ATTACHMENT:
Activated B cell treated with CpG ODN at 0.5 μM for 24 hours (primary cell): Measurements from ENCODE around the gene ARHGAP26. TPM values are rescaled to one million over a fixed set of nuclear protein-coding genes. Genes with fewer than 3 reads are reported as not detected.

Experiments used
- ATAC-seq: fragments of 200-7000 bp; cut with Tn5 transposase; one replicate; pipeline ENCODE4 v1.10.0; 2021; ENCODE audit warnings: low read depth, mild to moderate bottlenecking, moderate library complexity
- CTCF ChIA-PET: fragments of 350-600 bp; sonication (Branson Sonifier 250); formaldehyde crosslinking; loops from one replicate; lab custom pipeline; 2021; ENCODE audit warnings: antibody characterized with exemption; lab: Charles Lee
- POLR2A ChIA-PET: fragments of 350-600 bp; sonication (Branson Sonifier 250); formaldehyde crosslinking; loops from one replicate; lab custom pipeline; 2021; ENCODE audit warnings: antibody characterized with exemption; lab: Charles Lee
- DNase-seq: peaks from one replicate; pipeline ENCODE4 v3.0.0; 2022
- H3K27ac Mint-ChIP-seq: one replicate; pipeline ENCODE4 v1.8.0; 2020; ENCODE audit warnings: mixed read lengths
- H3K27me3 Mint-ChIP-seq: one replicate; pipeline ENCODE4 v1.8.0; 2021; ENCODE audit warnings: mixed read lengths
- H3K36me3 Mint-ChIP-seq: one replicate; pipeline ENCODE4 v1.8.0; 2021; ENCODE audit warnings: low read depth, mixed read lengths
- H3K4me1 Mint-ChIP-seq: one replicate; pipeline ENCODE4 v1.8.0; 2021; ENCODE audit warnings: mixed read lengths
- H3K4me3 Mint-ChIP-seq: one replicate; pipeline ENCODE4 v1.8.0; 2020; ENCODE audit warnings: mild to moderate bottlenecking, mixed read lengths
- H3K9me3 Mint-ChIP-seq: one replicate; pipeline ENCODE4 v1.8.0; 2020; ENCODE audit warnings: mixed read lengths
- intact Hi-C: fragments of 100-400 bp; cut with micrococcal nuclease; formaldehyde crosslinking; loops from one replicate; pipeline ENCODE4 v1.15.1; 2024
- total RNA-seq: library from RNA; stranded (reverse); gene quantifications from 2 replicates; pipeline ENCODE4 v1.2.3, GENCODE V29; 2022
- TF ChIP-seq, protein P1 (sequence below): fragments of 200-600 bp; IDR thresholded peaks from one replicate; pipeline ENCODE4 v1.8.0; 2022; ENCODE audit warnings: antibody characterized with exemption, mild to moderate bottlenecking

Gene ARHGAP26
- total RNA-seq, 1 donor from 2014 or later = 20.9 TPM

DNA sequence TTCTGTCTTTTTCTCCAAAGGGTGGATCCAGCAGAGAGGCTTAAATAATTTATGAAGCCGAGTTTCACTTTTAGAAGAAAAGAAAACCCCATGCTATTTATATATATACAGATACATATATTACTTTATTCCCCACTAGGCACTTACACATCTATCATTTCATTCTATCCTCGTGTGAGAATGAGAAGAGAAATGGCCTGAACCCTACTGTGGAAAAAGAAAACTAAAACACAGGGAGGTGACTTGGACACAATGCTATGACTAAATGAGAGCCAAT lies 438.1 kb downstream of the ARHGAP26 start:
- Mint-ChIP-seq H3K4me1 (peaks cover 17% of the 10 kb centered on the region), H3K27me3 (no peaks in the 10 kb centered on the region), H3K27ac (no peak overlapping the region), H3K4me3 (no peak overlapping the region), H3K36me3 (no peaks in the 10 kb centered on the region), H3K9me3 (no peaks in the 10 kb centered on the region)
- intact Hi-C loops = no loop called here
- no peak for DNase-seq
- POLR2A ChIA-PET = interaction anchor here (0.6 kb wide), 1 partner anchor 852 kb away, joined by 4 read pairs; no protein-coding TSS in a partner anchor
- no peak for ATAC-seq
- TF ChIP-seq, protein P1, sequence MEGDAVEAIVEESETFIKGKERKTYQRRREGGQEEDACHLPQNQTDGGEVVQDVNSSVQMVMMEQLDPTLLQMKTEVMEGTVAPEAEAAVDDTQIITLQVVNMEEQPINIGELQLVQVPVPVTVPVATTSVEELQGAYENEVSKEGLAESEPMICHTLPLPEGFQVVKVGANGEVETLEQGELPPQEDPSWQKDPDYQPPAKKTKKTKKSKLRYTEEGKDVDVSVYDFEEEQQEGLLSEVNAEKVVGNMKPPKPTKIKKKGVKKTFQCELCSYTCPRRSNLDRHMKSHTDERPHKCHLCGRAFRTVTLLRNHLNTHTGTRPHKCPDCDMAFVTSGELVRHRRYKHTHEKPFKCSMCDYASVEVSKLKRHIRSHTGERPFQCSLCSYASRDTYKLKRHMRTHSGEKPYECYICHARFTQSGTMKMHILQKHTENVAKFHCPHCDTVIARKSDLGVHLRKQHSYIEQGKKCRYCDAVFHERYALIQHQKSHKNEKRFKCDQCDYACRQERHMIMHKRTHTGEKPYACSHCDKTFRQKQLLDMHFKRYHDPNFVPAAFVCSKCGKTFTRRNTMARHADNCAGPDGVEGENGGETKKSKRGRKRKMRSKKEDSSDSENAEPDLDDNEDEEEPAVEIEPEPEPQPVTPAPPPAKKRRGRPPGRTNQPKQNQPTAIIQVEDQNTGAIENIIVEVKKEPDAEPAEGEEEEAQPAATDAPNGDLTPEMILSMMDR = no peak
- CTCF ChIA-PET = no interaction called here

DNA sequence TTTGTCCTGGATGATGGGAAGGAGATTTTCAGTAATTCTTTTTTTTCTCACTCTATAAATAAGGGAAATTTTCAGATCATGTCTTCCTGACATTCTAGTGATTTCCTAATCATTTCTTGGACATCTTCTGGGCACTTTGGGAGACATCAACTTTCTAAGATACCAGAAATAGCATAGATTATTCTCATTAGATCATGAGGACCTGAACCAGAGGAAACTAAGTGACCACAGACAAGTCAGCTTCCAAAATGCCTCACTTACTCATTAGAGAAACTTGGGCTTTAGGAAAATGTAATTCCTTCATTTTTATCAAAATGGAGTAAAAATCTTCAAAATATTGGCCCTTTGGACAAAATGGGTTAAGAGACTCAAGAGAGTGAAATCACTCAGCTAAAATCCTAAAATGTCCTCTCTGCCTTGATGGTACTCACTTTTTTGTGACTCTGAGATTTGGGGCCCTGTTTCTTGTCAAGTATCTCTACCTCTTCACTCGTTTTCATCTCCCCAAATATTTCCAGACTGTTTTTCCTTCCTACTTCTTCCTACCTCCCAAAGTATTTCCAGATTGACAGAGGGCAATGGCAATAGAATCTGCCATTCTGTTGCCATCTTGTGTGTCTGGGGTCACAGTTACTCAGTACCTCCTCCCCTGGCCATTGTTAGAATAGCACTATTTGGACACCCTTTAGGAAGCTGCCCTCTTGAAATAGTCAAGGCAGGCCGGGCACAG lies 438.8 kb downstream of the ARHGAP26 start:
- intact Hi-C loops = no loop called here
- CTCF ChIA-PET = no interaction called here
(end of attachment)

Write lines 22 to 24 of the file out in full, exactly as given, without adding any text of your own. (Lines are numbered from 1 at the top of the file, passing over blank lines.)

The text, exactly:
- POLR2A ChIA-PET = interaction anchor here (0.6 kb wide), 1 partner anchor 852 kb away, joined by 4 read pairs; no protein-coding TSS in a partner anchor
- no peak for ATAC-seq
- TF ChIP-seq, protein P1, sequence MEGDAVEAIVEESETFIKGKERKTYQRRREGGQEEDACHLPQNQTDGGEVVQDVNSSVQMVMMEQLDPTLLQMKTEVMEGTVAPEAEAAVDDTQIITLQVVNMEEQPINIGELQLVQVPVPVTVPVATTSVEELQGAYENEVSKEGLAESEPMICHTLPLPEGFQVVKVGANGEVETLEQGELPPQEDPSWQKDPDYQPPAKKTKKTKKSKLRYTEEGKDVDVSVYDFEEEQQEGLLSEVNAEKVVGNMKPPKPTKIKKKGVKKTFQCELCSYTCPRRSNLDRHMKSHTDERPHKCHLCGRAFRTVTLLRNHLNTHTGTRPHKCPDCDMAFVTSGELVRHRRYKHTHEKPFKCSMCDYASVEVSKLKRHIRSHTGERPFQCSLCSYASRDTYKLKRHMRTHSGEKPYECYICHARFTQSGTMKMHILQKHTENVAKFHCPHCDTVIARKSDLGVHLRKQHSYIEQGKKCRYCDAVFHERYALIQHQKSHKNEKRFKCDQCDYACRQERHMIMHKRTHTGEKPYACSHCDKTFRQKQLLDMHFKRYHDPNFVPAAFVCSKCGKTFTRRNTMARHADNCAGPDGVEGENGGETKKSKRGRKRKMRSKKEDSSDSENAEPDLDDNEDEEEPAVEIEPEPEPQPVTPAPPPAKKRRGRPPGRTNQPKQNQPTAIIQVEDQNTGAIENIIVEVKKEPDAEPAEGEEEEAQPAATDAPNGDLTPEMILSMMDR = no peak